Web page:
Fires: Co-creator Tony Ayres explains why ‘it’s not too soon’ to tell this story


Casting, messages, and how Fires used the incredible Dreamscreen technology

Fires is the latest in a string of ABC Australian drama series that debuts this week. The series comes from Tony Ayres Productions with Ayres sharing co-creator credit with Belinda Chayko. Ayres was also the series executive producer with Chayko the showrunner and writer.

The six one-hour episodes are inspired by the stories of people at the front line of the Australian bushfires of 2019-20.

Mediaweek’s Andrew Mercado and James Manning spent time with Tony Ayres in the Mediaweek Studios for a special Fires podcast. Listen to the podcast here or it is available on all podcast platforms.

Don’t forget to subscribe to the Mediaweek Podcast to get the latest episodes downloaded to your podcast device.


Fires: Duncan (Richard Roxburgh) and Kath (Miranda Otto)
Photo: Ben King

Highlights from the Fires podcast:

Tony Ayres:Belinda Chayko really wanted to make an anthology series with a serialised element. There are two things we did to achieve that. First and foremost with Eliza Scanlen and Hunter Page-Lochard (above) who are the two volunteer firefighters who viewers meet in episode one.

“They go through an extraordinary experience that bonds them and makes them want to keep helping people. This was true as there were many people who travelled down the coast from Queensland to NSW and then Victoria to help people.”

Casting Fires

“The nature of the show meant it was something of a call to arms for Australian actors, many of who have significant international profiles. Many of them had returned to Australia because of Covid and they wanted to do something here that was meaningful to them. We were so fortunate to get people like Sam Worthington, Anna Torv, Miranda Otto and Richard Roxburgh and many more. All our cast along with our production team just wanted to say something with this.

“In particular because what we feel is underlying the Fires story is such an urgent thing for us to be talking about. Not only as a country, but as a planet.”

More than people fighting fires

“We didn’t want to tell just the firefighter’s story, it was important to us to feature a range of experiences that people had. We were really keen to tell stories about ordinary Australians caught in a global catastrophe who had to somehow survive and get on with their lives.

“We couldn’t have six hours of people fighting fires. We looked at how people dealt with the loss of property and how did people make a decision whether to go or stay.”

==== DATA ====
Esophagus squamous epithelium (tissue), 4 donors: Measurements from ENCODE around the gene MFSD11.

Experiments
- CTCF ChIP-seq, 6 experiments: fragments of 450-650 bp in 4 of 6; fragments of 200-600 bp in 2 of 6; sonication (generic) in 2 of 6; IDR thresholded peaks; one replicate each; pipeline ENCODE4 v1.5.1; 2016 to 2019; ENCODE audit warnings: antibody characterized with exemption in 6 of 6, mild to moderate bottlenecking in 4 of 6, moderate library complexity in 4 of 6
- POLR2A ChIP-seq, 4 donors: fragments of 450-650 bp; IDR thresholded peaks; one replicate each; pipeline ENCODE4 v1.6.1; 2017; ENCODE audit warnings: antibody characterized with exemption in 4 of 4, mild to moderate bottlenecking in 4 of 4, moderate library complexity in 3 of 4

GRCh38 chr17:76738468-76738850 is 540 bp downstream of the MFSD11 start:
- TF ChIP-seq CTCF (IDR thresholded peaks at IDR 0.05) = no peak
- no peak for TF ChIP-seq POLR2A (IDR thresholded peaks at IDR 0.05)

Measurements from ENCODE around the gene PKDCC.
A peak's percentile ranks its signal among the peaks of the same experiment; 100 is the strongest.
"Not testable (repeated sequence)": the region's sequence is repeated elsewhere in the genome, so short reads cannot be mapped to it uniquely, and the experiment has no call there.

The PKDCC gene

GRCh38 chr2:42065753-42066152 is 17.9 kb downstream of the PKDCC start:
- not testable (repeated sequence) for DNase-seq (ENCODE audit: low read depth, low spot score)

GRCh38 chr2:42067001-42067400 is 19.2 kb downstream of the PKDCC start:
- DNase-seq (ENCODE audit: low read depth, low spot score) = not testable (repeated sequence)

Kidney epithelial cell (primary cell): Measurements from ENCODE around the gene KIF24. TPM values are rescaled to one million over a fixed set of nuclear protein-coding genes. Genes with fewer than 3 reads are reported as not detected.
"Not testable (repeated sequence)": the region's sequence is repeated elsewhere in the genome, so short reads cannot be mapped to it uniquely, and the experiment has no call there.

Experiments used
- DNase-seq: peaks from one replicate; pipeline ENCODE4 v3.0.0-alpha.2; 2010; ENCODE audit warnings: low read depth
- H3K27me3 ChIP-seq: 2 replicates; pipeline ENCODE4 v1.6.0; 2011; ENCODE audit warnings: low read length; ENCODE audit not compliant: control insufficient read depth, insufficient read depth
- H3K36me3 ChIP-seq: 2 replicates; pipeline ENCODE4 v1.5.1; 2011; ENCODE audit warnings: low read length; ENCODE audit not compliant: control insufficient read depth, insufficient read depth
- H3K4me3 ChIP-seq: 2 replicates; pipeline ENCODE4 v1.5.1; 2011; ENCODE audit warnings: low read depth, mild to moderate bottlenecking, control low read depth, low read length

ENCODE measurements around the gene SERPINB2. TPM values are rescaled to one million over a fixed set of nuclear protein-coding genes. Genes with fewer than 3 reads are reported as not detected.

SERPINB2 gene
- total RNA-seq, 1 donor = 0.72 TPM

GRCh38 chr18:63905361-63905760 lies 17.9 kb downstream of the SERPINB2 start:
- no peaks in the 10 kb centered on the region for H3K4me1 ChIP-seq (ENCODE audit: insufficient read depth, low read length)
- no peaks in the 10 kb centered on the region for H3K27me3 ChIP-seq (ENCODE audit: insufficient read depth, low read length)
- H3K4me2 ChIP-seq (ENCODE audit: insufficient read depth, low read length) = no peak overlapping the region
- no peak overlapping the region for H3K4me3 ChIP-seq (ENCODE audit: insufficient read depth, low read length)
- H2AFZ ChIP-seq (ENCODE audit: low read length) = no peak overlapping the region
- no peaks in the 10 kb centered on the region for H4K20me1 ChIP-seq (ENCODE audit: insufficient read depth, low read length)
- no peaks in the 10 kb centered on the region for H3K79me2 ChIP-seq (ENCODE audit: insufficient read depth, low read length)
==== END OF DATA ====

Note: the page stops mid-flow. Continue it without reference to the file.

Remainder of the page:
Ayres said the series culminates with the mass evacuation in Victoria and the enormous scale of those bushfires.


Firs: Doug (Sullivan Stapleton) and Adut (Ameshol Ajang)
Photo: Narelle Portanier

Key messages that make Fires important

As to how the producers tackled the challenge of making a show like this without wanting to make it difficult to watch, Ayres said: “We were very mindful first of all in our consultations with the firies. There are warnings at the start of episodes and then advice about how to get support if needed at the end. We were very conscious this could be triggering for some people.

“We think the key messages of the series are important. One is that ordinary people step up and do incredibly heroic things. Also at the end of the day the way people survive is through communities which was a recurring story through the research we did.”

Too soon? ‘We can’t afford to wait’

Ayres noted that in the past movies about things Vietnam and AIDS came out some time after the events. “We can’t afford to wait to talk about this. There is not going to be a planet if we wait for 20 years to talk about this.

To help with making sure that people would not be traumatised by the series, Ayres said they fictionalised their stores and even fictionalised the locations.

Dreamscreen: Fires’ special effects

People watching the show, particularly during the first episode, might be amazed at how the producers recreated some of the bushfire sequences.

“This was a first for me,” admitted Ayres. “We used technology called Dreamscreen that Clayton Jacobson in Melbourne is championing. It is extraordinary. It is the technique that The Mandalorian used. It is normally way beyond what an Australian budget could tolerate. We projected fire on floor to ceiling HD LED screens. There was no way in the world we could replicate real fire. Apart from everything else it would be very irresponsible to start a bushfire. We then were able to have embers and real smoke in the three-dimensional space between the screens and the actors.”

Listen to the Mediaweek podcast here.

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